|Amazon pledges to continue fight for ‘reasonable e-book prices’|
|Written by Christine D. Johnson|
|Monday, 11 August 2014 02:14 PM America/New_York|
Amazon tells its side of the story in its ongoing dispute with Hachette Book Group regarding e-book pricing. The letter from the Amazon books team was posted on the company’s new website, readersunited.com, clearly named as such in response to the more than 900 authors who sided with Hachette in a letter at authorsunited.net. The authors’ letter to Amazon also appeared in a print ad in Sunday’s New York Times.
After tracing the history of publishing and comparing the advent of e-books to that of paperbacks, Amazon go to the heart of the matter: “We want lower e-book prices. Hachette does not.”
Citing “unjustifiably high” pricing for e-books, Amazon asserted that books in the format should be less expensive.
“With an e-book, there's no printing, no over-printing, no need to forecast, no returns, no lost sales due to out of stock, no warehousing costs, no transportation costs, and there is no secondary market—e-books cannot be resold as used books,” stated the letter.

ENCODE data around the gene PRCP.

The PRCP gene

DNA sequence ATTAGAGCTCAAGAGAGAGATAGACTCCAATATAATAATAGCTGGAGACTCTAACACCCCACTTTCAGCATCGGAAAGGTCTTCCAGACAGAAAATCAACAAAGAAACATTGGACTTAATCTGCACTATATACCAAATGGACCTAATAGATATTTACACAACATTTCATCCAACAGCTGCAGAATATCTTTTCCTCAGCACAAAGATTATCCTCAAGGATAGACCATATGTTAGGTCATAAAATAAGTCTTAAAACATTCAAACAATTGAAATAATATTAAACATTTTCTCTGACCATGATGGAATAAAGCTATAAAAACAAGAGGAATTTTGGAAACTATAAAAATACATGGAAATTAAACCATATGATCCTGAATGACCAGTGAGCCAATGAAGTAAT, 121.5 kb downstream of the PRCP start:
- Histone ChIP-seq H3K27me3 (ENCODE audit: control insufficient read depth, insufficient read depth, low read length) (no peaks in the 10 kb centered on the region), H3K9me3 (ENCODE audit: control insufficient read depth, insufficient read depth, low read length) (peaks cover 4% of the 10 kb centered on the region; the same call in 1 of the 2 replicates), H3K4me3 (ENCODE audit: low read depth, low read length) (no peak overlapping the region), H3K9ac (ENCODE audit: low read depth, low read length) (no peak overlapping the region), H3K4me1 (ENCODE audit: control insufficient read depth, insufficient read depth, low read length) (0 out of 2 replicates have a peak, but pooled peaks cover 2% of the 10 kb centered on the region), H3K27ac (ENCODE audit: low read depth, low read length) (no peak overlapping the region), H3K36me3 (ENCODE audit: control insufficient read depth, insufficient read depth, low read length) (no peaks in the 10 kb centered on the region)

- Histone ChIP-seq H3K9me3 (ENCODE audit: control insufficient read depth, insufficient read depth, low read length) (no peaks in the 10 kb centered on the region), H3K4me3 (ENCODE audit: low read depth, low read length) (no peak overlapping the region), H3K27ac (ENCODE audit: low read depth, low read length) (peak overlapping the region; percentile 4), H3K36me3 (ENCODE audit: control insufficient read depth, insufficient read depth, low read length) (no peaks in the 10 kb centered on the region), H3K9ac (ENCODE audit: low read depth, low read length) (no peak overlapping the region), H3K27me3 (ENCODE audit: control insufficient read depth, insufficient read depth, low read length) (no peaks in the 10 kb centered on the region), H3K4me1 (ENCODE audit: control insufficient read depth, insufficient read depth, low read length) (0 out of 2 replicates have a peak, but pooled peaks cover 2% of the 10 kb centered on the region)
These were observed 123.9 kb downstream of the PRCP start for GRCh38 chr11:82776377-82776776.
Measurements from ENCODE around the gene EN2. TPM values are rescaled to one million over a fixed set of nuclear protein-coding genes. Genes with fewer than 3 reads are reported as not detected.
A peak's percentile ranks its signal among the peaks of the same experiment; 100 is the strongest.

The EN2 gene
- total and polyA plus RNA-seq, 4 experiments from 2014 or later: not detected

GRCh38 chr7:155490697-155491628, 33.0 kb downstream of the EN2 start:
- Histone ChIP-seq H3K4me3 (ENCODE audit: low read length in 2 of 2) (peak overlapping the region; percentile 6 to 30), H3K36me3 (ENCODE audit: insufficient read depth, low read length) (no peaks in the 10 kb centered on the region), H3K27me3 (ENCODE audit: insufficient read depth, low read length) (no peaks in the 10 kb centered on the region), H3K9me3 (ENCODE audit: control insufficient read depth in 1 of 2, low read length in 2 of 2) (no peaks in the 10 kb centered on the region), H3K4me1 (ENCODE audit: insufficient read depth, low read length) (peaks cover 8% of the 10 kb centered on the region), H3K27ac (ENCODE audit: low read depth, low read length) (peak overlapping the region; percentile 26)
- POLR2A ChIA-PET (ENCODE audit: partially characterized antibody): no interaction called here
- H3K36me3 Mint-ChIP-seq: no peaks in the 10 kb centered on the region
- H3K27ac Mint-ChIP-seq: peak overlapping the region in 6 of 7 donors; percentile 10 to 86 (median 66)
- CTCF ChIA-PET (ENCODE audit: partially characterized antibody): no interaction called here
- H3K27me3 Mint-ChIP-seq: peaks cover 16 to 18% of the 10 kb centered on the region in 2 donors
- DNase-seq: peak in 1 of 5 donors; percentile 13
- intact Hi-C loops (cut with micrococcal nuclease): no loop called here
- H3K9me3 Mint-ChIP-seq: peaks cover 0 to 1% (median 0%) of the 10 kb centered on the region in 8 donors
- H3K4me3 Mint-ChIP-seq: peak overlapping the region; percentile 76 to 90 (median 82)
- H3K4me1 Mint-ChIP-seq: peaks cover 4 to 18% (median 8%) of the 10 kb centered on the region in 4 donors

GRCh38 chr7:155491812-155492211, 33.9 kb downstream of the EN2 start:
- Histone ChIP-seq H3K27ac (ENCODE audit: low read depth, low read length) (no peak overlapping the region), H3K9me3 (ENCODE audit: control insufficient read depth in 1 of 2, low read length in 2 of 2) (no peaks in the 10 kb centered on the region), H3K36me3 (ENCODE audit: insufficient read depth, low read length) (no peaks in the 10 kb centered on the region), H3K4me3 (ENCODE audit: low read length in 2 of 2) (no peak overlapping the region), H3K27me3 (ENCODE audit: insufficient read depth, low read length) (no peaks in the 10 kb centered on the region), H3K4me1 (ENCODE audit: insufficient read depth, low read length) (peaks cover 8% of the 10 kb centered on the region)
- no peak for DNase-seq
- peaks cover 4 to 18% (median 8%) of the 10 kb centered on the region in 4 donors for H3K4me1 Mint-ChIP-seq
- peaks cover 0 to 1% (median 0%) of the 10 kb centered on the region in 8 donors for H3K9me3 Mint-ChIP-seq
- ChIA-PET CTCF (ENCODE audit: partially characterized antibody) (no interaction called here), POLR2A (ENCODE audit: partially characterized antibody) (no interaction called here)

Amazon also reminded readers that Hachette has “already been caught illegally colluding with its competitors to raise e-book prices.”
Amazon expects e-books to rejuvenate the book industry just as paperbacks did when they arrived on the scene. The online giant also stated that books have stiff competition in today’s retail environment.
They “compete against mobile games, television, movies, Facebook, blogs, free news sites and more,” Amazon’s letter stated. “If we want a healthy reading culture, we have to work hard to be sure books actually are competitive against these other media types, and a big part of that is working hard to make books less expensive.”
Additionally, Amazon said e-books are “highly price elastic,” meaning that “when the price goes down, customers buy much more.”
Read the entire Amazon letter at readersunited.com, including what the online retailer said about taking authors out of the middle of the dispute.